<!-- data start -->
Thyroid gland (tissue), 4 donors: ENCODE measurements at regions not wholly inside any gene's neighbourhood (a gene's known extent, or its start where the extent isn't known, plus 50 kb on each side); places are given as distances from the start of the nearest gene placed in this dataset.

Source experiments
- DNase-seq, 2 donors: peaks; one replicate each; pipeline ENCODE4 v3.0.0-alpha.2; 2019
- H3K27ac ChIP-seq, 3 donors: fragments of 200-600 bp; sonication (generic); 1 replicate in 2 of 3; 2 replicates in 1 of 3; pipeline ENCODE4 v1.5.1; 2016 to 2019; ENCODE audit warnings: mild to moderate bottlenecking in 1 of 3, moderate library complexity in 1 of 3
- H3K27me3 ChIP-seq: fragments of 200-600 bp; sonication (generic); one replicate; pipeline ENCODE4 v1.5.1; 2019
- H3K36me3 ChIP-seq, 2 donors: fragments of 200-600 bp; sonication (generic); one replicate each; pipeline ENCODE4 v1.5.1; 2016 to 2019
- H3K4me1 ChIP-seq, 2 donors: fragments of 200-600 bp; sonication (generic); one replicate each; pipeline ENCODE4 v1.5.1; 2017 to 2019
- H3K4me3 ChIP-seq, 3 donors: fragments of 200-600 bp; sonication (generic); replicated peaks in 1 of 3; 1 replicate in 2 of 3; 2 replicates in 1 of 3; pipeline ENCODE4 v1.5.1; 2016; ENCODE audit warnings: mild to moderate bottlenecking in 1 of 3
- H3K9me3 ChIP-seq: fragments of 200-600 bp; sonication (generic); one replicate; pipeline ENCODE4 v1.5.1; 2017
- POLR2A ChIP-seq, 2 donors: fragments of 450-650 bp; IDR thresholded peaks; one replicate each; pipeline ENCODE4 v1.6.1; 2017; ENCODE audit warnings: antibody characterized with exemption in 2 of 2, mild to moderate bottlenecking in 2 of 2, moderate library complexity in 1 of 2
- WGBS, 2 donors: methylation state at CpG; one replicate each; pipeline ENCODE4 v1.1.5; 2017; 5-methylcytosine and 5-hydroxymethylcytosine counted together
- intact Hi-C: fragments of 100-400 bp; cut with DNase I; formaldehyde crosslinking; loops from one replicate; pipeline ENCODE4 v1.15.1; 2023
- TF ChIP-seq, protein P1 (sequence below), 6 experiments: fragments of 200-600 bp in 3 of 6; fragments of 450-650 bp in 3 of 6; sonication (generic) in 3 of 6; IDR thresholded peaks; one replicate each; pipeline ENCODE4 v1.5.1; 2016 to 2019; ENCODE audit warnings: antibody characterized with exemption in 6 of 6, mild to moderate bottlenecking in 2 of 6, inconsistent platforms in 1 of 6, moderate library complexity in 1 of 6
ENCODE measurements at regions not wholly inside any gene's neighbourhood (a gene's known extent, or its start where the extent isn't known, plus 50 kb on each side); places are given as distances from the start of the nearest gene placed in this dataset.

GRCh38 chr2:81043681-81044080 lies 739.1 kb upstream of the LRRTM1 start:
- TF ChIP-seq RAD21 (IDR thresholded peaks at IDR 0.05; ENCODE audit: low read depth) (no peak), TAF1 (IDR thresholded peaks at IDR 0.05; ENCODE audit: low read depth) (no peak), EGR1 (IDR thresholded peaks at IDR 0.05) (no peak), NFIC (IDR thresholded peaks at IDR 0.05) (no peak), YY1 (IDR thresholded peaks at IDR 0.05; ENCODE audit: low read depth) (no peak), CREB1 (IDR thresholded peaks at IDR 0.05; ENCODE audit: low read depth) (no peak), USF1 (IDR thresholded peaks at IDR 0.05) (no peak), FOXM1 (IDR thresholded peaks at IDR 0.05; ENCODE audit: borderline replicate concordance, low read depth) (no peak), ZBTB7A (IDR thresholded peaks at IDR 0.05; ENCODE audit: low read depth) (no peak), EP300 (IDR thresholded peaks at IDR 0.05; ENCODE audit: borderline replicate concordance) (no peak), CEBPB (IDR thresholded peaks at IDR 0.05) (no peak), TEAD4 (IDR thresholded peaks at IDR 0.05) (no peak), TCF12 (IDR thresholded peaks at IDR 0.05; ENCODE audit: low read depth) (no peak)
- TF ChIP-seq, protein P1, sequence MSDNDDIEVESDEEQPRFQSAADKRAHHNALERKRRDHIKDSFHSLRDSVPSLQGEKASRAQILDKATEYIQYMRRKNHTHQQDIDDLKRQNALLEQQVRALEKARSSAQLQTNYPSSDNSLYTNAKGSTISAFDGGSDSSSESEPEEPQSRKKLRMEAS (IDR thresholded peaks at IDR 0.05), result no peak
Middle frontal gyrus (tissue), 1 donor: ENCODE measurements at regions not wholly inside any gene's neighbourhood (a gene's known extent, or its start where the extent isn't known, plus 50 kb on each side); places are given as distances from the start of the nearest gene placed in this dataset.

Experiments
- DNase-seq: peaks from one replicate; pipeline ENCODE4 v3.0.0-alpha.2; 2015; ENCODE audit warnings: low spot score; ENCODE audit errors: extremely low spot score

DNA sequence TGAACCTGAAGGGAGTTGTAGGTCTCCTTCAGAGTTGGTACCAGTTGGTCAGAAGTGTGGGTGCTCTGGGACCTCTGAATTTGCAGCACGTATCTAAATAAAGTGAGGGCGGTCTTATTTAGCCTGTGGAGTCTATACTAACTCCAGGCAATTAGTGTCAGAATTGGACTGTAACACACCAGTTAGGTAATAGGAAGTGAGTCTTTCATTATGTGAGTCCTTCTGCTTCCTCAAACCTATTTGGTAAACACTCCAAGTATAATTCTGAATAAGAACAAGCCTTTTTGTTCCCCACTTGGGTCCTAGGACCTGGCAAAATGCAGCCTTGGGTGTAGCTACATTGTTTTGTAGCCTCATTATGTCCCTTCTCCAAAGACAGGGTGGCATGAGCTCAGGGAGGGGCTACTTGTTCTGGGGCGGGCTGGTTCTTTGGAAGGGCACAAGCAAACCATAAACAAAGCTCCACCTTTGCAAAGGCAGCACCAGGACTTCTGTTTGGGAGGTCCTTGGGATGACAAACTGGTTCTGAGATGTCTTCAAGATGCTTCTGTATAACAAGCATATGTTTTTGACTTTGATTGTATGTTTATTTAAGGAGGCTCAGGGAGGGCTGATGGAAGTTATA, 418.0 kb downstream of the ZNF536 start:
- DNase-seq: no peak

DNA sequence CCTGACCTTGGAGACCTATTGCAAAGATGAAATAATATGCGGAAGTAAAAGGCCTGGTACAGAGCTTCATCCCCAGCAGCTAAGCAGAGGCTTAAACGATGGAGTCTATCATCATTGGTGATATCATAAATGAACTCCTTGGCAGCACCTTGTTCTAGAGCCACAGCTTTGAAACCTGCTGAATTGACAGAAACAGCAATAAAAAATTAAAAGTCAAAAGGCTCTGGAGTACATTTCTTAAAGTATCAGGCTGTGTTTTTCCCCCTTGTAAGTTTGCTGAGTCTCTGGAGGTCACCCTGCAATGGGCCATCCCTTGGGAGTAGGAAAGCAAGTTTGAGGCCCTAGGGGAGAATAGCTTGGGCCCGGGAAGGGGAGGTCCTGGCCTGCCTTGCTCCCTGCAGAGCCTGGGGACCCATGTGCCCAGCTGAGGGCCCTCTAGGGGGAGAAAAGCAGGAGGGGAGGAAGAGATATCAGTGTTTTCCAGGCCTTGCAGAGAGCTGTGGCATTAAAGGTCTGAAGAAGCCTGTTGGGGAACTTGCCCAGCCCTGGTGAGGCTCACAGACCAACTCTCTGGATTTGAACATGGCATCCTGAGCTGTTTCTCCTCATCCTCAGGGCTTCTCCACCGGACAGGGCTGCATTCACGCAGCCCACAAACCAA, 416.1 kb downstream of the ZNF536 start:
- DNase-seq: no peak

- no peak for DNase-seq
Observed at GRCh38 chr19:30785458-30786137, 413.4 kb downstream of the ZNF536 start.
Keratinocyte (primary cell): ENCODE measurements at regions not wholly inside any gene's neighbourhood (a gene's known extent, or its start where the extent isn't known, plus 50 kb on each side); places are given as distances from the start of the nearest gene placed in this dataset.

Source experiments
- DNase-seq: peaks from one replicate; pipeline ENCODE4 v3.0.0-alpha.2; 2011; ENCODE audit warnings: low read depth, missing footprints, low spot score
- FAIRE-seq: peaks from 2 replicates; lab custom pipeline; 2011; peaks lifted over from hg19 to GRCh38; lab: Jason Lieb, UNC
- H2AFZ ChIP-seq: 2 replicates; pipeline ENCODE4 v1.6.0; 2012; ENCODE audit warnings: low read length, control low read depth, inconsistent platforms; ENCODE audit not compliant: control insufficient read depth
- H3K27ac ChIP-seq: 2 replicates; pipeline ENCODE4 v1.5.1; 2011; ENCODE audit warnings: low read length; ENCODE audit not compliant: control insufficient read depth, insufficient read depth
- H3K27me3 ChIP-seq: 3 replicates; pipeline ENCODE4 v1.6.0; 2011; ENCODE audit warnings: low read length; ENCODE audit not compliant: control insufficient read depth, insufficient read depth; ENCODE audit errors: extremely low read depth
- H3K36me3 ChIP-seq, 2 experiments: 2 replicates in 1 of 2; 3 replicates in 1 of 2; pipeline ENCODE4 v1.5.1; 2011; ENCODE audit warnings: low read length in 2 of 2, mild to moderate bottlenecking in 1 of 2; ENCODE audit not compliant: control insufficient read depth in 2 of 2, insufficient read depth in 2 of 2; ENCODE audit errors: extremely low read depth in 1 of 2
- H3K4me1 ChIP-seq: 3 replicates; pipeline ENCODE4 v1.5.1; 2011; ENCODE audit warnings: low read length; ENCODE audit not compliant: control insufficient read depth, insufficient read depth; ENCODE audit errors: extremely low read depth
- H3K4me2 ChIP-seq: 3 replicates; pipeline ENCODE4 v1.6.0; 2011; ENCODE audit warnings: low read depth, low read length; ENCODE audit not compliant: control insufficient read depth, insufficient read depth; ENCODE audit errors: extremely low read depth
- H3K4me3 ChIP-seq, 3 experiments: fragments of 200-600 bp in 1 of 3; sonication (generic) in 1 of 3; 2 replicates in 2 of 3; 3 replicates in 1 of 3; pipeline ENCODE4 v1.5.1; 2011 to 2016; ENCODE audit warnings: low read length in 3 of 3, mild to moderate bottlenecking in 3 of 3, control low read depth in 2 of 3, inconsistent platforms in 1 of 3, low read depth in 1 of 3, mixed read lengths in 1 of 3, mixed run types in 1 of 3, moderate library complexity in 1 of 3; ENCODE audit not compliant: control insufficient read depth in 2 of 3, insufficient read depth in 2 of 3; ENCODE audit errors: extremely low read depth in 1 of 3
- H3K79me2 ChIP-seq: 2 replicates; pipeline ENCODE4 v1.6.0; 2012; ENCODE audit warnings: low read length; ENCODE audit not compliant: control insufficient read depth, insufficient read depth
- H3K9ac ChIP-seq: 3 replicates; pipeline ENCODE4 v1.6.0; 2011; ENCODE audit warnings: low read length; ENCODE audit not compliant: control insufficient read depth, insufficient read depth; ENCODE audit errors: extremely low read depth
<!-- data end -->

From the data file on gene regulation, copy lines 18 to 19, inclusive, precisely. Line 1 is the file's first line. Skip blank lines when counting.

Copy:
Middle frontal gyrus (tissue), 1 donor: ENCODE measurements at regions not wholly inside any gene's neighbourhood (a gene's known extent, or its start where the extent isn't known, plus 50 kb on each side); places are given as distances from the start of the nearest gene placed in this dataset.

Experiments